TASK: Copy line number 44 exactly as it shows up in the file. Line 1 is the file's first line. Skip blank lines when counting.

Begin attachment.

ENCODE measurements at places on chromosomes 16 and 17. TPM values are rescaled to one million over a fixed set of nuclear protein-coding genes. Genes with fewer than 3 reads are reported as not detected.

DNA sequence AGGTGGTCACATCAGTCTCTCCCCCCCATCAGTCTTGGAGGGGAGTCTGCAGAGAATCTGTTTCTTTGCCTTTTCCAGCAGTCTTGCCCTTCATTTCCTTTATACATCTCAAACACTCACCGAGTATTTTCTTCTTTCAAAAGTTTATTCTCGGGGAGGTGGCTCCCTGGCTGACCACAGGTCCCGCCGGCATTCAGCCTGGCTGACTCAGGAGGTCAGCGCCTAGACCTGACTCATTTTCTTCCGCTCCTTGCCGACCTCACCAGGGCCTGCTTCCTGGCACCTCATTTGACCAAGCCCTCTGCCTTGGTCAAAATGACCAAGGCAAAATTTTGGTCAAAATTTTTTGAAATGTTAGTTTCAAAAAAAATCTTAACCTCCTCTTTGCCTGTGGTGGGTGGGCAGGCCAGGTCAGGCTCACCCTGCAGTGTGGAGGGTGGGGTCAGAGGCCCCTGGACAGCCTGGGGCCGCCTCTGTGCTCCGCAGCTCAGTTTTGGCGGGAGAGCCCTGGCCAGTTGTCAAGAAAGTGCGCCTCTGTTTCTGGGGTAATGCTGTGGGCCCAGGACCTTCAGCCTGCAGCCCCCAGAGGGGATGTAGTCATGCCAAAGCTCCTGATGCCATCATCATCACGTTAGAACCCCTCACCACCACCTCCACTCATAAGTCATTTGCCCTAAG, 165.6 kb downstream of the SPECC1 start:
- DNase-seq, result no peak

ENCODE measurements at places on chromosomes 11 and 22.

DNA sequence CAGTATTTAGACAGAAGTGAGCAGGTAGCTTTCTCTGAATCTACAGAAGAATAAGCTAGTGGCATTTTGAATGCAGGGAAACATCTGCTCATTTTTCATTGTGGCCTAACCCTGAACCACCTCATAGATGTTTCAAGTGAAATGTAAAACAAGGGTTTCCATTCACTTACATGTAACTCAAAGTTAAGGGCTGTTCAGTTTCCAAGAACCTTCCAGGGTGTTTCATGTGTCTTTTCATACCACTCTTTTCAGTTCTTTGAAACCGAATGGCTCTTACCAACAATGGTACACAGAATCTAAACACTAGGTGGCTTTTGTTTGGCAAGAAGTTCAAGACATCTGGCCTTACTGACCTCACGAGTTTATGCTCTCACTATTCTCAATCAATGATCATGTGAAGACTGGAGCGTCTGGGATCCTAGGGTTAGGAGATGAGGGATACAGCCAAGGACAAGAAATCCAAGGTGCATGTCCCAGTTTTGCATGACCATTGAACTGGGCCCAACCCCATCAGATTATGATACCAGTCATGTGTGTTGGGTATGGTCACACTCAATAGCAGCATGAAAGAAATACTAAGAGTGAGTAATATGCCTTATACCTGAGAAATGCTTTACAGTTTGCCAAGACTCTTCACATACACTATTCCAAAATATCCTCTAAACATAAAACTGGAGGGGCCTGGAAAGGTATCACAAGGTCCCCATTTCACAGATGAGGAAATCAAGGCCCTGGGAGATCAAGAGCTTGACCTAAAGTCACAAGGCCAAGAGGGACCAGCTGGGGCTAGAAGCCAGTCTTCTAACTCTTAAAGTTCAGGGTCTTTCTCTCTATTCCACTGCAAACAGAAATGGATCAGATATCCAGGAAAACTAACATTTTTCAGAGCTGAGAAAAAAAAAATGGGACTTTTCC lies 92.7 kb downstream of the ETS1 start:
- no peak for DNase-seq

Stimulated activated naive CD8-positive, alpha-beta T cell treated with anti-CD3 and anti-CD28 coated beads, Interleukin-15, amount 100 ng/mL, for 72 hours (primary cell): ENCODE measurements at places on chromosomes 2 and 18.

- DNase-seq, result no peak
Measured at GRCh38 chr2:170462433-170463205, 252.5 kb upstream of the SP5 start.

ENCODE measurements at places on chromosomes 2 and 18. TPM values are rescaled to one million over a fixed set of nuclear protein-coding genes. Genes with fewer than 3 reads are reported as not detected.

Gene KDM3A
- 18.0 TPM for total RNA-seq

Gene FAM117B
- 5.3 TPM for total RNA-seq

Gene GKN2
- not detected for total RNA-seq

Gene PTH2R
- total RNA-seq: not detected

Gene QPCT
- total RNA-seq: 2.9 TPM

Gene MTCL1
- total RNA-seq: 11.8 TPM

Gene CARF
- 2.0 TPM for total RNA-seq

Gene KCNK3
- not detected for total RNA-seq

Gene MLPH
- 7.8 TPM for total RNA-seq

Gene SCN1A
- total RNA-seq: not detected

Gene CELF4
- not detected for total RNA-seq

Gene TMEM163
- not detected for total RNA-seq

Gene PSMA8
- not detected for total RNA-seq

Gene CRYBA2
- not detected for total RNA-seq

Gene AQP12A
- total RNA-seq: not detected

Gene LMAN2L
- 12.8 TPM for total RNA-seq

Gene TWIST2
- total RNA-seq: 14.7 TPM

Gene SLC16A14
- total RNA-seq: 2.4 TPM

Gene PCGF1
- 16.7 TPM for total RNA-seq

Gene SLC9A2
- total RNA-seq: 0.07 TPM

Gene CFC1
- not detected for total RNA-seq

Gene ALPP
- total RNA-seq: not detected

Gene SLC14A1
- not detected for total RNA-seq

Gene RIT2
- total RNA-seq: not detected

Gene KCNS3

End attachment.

- total RNA-seq: 14.7 TPM